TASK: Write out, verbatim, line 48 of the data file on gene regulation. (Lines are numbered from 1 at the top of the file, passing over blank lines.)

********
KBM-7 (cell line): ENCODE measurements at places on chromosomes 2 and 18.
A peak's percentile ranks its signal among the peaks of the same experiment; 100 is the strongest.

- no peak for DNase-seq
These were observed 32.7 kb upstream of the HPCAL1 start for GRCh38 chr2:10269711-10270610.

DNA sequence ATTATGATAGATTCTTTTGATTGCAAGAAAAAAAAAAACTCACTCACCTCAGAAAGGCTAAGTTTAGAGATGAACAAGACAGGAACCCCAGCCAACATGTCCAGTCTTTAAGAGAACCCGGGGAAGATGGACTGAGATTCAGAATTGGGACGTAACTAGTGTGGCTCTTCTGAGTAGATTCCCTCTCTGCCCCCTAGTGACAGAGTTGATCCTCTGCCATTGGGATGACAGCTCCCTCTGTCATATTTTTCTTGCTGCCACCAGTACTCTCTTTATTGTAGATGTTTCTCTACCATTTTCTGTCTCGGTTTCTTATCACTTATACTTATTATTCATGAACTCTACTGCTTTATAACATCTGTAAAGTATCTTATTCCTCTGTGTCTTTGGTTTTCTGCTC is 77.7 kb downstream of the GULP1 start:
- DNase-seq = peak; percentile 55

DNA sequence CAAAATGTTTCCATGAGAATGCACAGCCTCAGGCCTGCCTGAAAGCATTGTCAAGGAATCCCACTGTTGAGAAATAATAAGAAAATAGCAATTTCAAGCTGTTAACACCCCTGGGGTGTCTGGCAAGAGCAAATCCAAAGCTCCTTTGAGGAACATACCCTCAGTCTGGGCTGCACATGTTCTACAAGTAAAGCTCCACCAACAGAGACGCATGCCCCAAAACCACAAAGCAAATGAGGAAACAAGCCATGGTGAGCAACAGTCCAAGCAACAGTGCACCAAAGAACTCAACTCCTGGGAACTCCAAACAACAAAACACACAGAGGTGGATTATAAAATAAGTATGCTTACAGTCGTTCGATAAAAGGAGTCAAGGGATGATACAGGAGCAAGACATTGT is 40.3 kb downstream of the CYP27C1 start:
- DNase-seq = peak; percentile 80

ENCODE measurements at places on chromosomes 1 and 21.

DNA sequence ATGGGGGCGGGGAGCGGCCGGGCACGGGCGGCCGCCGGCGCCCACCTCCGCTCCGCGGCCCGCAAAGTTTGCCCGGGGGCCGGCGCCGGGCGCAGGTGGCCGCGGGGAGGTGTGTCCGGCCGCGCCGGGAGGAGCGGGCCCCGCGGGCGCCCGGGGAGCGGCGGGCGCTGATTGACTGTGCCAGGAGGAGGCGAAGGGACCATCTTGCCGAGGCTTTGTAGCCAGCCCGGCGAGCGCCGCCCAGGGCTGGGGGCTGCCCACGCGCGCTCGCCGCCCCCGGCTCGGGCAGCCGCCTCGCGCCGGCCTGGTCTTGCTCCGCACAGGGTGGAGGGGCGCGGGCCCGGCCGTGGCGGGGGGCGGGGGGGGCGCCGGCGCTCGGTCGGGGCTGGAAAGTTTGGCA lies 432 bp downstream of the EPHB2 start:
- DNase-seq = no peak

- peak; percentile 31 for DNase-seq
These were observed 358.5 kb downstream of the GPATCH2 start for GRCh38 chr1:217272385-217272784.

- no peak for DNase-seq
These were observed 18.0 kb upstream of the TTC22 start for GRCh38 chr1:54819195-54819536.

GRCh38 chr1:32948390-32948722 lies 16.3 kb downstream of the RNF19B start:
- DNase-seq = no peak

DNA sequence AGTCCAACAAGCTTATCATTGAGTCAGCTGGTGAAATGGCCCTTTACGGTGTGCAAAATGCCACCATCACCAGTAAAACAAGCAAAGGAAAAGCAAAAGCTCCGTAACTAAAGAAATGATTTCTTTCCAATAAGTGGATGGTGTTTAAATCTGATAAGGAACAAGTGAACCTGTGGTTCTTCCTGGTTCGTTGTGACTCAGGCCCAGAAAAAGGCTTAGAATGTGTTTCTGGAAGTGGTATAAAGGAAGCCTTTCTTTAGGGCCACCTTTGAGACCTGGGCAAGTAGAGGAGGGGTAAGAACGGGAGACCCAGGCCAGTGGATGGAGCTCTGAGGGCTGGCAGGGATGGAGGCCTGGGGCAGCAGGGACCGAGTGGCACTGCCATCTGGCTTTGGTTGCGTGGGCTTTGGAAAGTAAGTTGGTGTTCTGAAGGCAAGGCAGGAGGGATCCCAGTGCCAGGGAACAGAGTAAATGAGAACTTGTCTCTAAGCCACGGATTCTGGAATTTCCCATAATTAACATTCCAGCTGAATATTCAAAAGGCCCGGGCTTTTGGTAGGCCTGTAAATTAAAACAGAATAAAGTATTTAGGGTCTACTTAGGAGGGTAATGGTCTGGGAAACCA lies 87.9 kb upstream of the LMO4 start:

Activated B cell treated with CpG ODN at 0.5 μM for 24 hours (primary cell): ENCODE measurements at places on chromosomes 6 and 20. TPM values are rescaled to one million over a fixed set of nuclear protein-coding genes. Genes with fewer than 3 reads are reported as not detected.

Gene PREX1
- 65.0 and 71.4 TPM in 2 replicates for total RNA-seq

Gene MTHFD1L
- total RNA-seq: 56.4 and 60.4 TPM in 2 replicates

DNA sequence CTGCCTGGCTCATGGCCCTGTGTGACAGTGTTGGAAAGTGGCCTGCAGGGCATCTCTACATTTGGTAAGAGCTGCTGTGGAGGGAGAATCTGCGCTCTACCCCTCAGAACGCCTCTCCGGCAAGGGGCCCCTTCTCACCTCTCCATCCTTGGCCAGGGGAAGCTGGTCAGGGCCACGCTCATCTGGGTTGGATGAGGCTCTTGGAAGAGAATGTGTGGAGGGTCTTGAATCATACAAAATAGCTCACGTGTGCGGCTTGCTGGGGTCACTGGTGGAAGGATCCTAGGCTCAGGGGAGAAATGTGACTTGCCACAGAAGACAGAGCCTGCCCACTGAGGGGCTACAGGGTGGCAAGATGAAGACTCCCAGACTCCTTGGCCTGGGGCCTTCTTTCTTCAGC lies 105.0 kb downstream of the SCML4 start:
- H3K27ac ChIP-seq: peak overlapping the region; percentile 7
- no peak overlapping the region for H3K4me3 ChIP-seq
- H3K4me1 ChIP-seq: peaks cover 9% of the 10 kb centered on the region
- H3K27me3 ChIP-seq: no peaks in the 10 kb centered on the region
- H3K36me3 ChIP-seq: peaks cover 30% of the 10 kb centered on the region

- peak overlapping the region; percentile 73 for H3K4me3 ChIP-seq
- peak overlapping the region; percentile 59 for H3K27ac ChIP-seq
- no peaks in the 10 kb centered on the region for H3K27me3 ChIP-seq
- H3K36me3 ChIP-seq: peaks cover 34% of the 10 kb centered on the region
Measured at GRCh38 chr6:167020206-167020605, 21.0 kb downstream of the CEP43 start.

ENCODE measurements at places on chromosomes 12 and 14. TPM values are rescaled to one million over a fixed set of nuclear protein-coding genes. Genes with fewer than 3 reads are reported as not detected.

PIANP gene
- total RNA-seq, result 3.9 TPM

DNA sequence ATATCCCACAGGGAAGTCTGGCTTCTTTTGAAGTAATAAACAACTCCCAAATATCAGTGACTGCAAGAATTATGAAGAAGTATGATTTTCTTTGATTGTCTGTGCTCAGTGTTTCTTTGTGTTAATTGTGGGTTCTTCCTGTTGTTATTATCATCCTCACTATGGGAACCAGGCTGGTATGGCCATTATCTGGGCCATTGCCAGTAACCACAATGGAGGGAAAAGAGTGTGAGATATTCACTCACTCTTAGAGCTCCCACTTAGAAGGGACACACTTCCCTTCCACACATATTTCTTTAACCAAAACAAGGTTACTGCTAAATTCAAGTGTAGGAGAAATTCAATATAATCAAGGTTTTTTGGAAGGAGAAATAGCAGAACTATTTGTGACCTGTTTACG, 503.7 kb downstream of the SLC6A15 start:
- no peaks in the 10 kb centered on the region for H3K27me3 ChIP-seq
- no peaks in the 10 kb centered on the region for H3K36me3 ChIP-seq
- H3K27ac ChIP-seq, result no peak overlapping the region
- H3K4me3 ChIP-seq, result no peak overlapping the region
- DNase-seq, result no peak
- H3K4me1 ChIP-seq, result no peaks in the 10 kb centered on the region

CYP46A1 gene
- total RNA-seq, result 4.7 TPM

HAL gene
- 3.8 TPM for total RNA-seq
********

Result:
- 3.8 TPM for total RNA-seq